St Alban’s Episcopal Church
Bolivar, Missouri
Easter Wednesday, April 20, 2022

Another Easter story
Luke 24:13-35 The journey to Emmaus
Luke 24:13-35
On the first day of the week, two of Jesus’ disciples were going to a village called Emmaus, about seven miles from Jerusalem, and talking with each other about all the things that had happened. While they were talking and discussing, Jesus himself came near and went with them, but their eyes were kept from recognizing him. And he said to them, “What are you discussing with each other as you walk along?” They stood still, looking sad. The one of them, whose name was Cleopas, answered him, “Are you the only stranger in Jerusalem who does not know the things that have taken place there in these days?” He asked them, “What things?” They replied, “The thing about Jesus of Nazareth, who was a prophet mighty in deed and word before God and all the people, and how our chief priests and leaders handed him over to be condemned to death and crucified him. But we had hoped that he was the one to redeem Israel. Yes, and besides all this, it is now the third day since these things took place. Moreover some women of our group astounded us. They were at the tomb early this morning, and when they did not find his body there, they came back and told us they they had indeed seen a vision of angels, who said that he was alive. Some of those who were with us went to the tomb and found it just as the women had said, but they did not see him.”That the Messiah should suffer all these things and then enter into his glory?” Then beginning with Moses and all the prophets, he interpreted to them the things about himself in all the scripture. As they came near to the village where they were going, he walked ahead as if he were going on. But they urged him strongly, saying, “Stay with us, because it is almost evening and the day is now nearly over.” So he went in to stay with them. He was at the table with them, he took bread, blessed and broke it, and gave it to them. Then their eyes were opened, and they recognized him; and he vanished from their sight. They said to each other, “Were not our heats burning within us while he was talking to us on the road, while he was opening the scriptures to us?” That same hour they got up and returned to Jerusalem; they found the eleven and their companions gathered together. They were saying, “The Lord has risen indeed, and he has appeared to Simon!” Then they told what had happened on the road, and how he had been made known to them in the breaking of the bread.
So – who was that other disciple?
If you are like most people, you probably simply assume it was another man. And maybe it was. But why do you assume that? Do you really think that all of Jesus’ disciples were men? We know they weren’t. But still, we tend to forget. Even within this account, Cleopas specifically mentions that the women who went to the tomb were, “of our group.” What if the other person, unnamed, was Cleopas’ wife? It makes sense in the story. Clearly, the two were going home to Emmaus. It was their destination. And when they reached it, “they strongly urged him,” to “stay with us.” That’s typical desert hospitality. It was evening; they wouldn’t have wanted him to be out on the road hungry, alone at night. The place seems to have been their home. It wouldn’t have been unusual for Jesus to have discussed the scriptures with a woman; he had a habit of doing that. But they had no idea who he was. That, too, is typical of Jesus’ post-resurrection appearances. Nobody recognized him at first. That’s worth a whole discussion all by itself. For now, notice how they did come to know him. It was not by his words and teaching, even though “our hearts were burning within us” while he talked and explained scripture.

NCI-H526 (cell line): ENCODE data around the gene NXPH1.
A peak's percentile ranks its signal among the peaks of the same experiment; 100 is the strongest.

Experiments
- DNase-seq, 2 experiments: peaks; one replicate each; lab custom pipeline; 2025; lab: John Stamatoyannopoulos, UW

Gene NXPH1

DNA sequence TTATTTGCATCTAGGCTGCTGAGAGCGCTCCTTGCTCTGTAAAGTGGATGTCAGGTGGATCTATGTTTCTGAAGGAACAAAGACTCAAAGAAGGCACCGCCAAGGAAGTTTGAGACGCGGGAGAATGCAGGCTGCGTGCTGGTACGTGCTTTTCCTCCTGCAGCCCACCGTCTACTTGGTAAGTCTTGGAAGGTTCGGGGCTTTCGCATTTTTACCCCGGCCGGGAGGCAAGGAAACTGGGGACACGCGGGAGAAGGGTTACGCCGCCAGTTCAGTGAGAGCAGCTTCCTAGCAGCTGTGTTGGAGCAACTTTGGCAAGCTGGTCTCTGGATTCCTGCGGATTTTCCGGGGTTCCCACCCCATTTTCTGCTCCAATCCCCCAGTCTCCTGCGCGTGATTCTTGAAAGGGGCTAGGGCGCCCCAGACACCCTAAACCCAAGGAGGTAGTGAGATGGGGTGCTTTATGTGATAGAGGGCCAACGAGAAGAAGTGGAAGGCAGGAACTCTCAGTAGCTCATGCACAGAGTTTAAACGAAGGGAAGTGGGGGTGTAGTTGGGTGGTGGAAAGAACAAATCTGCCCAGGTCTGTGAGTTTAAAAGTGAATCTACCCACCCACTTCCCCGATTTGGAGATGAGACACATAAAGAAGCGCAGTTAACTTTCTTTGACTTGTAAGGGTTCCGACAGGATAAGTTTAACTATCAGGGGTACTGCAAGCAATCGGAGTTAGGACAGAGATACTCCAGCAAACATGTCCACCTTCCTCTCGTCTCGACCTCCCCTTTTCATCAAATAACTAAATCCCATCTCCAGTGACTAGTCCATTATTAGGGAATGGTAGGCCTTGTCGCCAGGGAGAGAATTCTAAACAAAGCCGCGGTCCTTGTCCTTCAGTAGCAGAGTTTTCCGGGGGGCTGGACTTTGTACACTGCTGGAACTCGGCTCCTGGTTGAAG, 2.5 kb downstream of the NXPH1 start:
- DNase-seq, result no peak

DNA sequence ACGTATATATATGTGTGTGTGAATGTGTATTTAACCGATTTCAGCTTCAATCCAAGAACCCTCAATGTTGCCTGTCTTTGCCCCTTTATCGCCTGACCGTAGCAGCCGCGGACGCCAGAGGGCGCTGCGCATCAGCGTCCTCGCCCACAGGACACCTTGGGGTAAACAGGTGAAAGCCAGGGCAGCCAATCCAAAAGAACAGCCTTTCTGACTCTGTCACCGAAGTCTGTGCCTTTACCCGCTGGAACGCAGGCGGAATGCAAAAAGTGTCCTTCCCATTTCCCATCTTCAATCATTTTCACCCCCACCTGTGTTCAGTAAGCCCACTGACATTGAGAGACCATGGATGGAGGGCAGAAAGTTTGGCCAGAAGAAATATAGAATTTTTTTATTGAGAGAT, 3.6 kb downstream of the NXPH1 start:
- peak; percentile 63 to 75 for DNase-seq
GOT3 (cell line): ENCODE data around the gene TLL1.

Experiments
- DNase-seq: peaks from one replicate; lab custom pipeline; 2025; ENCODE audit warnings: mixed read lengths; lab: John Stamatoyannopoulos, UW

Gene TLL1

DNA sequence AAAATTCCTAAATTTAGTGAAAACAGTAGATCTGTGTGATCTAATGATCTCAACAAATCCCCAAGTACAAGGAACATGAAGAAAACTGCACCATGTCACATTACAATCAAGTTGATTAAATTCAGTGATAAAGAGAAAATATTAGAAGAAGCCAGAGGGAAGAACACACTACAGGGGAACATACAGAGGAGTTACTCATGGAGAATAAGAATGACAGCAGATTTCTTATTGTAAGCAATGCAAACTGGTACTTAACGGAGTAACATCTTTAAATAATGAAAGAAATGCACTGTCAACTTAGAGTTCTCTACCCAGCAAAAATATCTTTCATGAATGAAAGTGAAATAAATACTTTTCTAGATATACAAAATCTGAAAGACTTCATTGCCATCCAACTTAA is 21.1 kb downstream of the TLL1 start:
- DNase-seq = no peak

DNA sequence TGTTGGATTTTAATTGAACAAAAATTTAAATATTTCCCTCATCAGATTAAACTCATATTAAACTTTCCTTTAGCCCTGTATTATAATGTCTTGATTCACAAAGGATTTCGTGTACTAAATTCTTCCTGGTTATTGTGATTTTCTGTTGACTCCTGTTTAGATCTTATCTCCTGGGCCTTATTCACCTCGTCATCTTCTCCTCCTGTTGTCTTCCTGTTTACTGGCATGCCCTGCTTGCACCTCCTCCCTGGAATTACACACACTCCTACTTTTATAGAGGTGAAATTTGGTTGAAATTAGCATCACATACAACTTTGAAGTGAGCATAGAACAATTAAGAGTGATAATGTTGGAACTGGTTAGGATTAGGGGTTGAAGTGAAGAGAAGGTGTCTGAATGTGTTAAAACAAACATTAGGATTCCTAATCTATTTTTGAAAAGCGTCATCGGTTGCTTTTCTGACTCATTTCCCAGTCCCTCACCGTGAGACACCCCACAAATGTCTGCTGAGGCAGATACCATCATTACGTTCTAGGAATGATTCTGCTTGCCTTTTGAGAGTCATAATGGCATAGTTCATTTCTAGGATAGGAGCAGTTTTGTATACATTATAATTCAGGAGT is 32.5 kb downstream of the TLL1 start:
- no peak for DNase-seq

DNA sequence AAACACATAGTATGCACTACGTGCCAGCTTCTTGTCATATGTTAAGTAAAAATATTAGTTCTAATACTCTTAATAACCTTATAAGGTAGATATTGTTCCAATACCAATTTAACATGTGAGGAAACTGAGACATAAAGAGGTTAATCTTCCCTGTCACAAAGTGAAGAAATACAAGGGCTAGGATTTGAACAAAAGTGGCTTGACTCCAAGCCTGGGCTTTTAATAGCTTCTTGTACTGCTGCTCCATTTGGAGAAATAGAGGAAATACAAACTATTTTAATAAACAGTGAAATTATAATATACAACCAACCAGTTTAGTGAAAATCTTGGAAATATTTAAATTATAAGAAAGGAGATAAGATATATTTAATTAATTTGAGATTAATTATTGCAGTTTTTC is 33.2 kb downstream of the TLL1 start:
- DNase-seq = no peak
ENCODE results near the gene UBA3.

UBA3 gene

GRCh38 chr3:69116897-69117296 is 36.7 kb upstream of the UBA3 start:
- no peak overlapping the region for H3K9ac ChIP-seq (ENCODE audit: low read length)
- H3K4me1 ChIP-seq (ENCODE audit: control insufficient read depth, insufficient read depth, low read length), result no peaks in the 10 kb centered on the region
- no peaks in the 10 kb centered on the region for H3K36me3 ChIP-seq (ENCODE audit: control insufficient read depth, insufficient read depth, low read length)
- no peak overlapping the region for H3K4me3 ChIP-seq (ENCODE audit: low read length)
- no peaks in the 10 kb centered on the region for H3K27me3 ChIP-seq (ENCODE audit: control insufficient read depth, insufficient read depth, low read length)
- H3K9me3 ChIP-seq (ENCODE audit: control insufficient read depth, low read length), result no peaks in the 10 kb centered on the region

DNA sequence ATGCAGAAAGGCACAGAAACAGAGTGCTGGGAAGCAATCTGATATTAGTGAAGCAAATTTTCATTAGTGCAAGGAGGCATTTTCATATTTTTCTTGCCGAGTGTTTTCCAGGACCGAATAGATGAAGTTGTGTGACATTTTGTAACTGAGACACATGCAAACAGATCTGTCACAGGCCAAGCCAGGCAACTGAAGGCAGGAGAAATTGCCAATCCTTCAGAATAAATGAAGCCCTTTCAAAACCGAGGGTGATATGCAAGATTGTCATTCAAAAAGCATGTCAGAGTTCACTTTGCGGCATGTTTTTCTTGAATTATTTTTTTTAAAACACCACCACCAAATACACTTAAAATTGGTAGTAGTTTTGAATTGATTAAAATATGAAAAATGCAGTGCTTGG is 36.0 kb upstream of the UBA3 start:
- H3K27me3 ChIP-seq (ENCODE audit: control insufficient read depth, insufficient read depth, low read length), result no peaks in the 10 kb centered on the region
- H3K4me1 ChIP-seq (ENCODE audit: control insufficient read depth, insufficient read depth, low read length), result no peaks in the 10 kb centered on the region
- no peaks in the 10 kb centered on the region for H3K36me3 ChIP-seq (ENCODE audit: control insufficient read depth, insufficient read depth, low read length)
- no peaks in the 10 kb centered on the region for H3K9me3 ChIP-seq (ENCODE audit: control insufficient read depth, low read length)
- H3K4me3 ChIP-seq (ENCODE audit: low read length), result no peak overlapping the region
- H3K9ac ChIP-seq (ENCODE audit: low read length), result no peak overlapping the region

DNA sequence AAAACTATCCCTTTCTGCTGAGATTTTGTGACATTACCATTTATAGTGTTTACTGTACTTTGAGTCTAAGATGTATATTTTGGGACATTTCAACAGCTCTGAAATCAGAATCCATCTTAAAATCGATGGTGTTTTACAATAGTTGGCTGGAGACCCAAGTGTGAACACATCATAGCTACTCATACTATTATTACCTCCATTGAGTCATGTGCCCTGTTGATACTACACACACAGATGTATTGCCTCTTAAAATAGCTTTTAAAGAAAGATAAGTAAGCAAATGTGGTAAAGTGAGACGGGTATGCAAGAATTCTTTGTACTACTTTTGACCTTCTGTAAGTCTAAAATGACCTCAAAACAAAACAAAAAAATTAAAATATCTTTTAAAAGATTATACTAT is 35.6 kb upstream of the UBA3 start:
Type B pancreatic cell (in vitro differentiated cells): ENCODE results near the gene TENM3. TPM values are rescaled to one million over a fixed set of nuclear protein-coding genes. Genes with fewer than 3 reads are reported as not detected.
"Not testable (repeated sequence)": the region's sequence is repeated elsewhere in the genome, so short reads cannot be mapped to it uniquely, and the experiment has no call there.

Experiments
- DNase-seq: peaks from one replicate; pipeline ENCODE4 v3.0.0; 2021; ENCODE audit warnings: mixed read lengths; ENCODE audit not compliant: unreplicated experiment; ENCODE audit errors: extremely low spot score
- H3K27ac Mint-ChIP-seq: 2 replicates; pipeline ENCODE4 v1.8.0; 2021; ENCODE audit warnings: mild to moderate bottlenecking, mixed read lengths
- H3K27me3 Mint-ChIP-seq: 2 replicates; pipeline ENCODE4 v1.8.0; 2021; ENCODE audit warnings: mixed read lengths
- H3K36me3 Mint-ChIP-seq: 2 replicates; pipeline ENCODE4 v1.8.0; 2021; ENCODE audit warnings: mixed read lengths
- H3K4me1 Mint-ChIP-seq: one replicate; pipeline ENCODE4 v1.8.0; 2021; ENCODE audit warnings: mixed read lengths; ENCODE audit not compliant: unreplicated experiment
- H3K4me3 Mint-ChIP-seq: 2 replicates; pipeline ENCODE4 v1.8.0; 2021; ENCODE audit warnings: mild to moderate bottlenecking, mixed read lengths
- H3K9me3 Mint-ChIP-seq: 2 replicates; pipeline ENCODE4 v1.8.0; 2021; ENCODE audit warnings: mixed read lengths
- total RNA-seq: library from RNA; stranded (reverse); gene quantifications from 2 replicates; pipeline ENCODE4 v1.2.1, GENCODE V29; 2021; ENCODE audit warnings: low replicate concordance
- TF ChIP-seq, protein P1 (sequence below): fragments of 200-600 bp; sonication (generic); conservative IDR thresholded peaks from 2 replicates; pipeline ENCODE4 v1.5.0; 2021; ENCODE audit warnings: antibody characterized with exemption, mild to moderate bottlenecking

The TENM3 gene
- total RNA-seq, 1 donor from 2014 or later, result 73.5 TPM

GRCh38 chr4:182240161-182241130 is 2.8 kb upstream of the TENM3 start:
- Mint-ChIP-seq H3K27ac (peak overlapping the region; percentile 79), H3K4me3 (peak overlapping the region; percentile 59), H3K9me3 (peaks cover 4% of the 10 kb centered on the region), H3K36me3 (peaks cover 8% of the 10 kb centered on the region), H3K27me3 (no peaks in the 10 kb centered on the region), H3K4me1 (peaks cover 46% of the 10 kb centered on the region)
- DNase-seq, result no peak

It was “in the breaking of the bread.” By the time Luke wrote this gospel, that phrase had become part of the weekly eucharistic celebration which included, always, the elements we see here: He took the bread, he blessed the bread, he broke it and he gave it to his friends. It is what he had done at his last supper – and the actions are the words, even if they are not spoken: “this is my body…given for you.”
This isn’t the only way we know him, but it is a real way. It isn’t as we talk about Jesus offering himself for us, but as we enact it – as we do what he told us to do, as we physically take real bread and real wine and act out the story week by week that we “remember.” it. As his presence is known. It is embodied truth. The little ones don’t yet begin to understand it with their intellects, but they do know that love is present in it, that this story matters, that it is theirs, that we are, that God is. And that is why they run up as soon as they see me beginning the Eucharistic prayer.
They are dancing with God already. And it is what we want them to do. They can reflect on it forever after, as we all do. They will grow up in knowledge and understanding. But right now, the actions are the first way into their hearts. And they will not forget.
Jesus simply vanished; the resurrection body of Jesus walks through closed doors, and comes and goes as he pleases. It’s a real body, a real physical body, but it isn’t the same as it was before his death and resurrection. But neither of the disciples thought he was was a ghost – or an angel. And they went straight back to tell the others. This is my favorite of the Easter stories, because it is the most accessible to us. No matter how tired I am, how anxious or distracted or concerned about the world’s sorrows I might be on Saturday night or Sunday before Church, no matter how much I doubt the whole things some days, it never fails – I always recognize him “in the breaking of the bread.” Others have, too, throughout all these many hundreds of years. And that is why we do it week after week.



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